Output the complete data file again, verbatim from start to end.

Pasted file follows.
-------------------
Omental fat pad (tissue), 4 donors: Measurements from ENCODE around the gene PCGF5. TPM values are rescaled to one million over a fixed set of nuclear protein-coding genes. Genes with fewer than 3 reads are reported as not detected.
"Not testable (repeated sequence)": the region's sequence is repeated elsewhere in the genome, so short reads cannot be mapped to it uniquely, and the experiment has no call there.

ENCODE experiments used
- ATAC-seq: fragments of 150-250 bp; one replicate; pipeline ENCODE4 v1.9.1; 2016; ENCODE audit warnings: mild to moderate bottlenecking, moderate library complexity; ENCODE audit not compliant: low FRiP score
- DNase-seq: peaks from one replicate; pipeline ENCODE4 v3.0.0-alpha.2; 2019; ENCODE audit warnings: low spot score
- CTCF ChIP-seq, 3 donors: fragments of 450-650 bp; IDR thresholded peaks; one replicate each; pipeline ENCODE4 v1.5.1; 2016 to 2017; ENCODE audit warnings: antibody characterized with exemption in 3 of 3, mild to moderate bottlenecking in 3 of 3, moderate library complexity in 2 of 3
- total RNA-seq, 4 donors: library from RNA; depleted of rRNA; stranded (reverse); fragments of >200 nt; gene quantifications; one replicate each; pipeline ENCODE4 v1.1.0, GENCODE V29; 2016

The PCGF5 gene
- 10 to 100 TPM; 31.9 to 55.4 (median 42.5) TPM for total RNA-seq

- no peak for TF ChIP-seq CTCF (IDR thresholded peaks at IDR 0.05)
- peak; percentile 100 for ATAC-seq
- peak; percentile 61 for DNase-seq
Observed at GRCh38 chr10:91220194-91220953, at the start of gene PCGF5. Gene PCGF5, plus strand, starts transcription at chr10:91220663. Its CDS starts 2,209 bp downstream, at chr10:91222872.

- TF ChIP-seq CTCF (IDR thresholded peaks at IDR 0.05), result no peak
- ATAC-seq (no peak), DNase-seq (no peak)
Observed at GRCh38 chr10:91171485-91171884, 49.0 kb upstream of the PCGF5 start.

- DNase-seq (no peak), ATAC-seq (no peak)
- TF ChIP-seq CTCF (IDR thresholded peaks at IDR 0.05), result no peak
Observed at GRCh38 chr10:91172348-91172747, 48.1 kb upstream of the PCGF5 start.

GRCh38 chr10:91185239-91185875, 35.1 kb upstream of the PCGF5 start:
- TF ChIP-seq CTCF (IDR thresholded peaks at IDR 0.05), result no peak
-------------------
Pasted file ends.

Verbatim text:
Omental fat pad (tissue), 4 donors: Measurements from ENCODE around the gene PCGF5. TPM values are rescaled to one million over a fixed set of nuclear protein-coding genes. Genes with fewer than 3 reads are reported as not detected.
"Not testable (repeated sequence)": the region's sequence is repeated elsewhere in the genome, so short reads cannot be mapped to it uniquely, and the experiment has no call there.

ENCODE experiments used
- ATAC-seq: fragments of 150-250 bp; one replicate; pipeline ENCODE4 v1.9.1; 2016; ENCODE audit warnings: mild to moderate bottlenecking, moderate library complexity; ENCODE audit not compliant: low FRiP score
- DNase-seq: peaks from one replicate; pipeline ENCODE4 v3.0.0-alpha.2; 2019; ENCODE audit warnings: low spot score
- CTCF ChIP-seq, 3 donors: fragments of 450-650 bp; IDR thresholded peaks; one replicate each; pipeline ENCODE4 v1.5.1; 2016 to 2017; ENCODE audit warnings: antibody characterized with exemption in 3 of 3, mild to moderate bottlenecking in 3 of 3, moderate library complexity in 2 of 3
- total RNA-seq, 4 donors: library from RNA; depleted of rRNA; stranded (reverse); fragments of >200 nt; gene quantifications; one replicate each; pipeline ENCODE4 v1.1.0, GENCODE V29; 2016

The PCGF5 gene
- 10 to 100 TPM; 31.9 to 55.4 (median 42.5) TPM for total RNA-seq

- no peak for TF ChIP-seq CTCF (IDR thresholded peaks at IDR 0.05)
- peak; percentile 100 for ATAC-seq
- peak; percentile 61 for DNase-seq
Observed at GRCh38 chr10:91220194-91220953, at the start of gene PCGF5. Gene PCGF5, plus strand, starts transcription at chr10:91220663. Its CDS starts 2,209 bp downstream, at chr10:91222872.

- TF ChIP-seq CTCF (IDR thresholded peaks at IDR 0.05), result no peak
- ATAC-seq (no peak), DNase-seq (no peak)
Observed at GRCh38 chr10:91171485-91171884, 49.0 kb upstream of the PCGF5 start.

- DNase-seq (no peak), ATAC-seq (no peak)
- TF ChIP-seq CTCF (IDR thresholded peaks at IDR 0.05), result no peak
Observed at GRCh38 chr10:91172348-91172747, 48.1 kb upstream of the PCGF5 start.

GRCh38 chr10:91185239-91185875, 35.1 kb upstream of the PCGF5 start:
- TF ChIP-seq CTCF (IDR thresholded peaks at IDR 0.05), result no peak